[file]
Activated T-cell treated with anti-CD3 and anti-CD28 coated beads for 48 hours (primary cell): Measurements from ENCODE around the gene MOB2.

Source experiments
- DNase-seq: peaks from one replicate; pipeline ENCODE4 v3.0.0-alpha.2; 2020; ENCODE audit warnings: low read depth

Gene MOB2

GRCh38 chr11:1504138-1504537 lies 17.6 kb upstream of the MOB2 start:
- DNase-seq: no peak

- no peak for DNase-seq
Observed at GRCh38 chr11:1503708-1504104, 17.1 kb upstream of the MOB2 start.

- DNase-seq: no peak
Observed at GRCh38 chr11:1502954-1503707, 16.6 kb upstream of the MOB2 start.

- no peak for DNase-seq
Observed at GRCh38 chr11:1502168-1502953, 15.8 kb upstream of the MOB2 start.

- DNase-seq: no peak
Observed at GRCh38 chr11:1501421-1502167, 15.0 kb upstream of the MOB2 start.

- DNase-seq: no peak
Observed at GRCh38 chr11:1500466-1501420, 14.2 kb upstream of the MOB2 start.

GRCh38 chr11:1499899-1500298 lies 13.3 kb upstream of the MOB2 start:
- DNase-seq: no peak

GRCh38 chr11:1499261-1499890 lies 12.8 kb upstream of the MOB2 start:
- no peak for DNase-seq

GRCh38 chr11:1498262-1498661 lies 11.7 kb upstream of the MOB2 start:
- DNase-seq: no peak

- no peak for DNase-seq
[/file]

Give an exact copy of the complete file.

Activated T-cell treated with anti-CD3 and anti-CD28 coated beads for 48 hours (primary cell): Measurements from ENCODE around the gene MOB2.

Source experiments
- DNase-seq: peaks from one replicate; pipeline ENCODE4 v3.0.0-alpha.2; 2020; ENCODE audit warnings: low read depth

Gene MOB2

GRCh38 chr11:1504138-1504537 lies 17.6 kb upstream of the MOB2 start:
- DNase-seq: no peak

- no peak for DNase-seq
Observed at GRCh38 chr11:1503708-1504104, 17.1 kb upstream of the MOB2 start.

- DNase-seq: no peak
Observed at GRCh38 chr11:1502954-1503707, 16.6 kb upstream of the MOB2 start.

- no peak for DNase-seq
Observed at GRCh38 chr11:1502168-1502953, 15.8 kb upstream of the MOB2 start.

- DNase-seq: no peak
Observed at GRCh38 chr11:1501421-1502167, 15.0 kb upstream of the MOB2 start.

- DNase-seq: no peak
Observed at GRCh38 chr11:1500466-1501420, 14.2 kb upstream of the MOB2 start.

GRCh38 chr11:1499899-1500298 lies 13.3 kb upstream of the MOB2 start:
- DNase-seq: no peak

GRCh38 chr11:1499261-1499890 lies 12.8 kb upstream of the MOB2 start:
- no peak for DNase-seq

GRCh38 chr11:1498262-1498661 lies 11.7 kb upstream of the MOB2 start:
- DNase-seq: no peak

- no peak for DNase-seq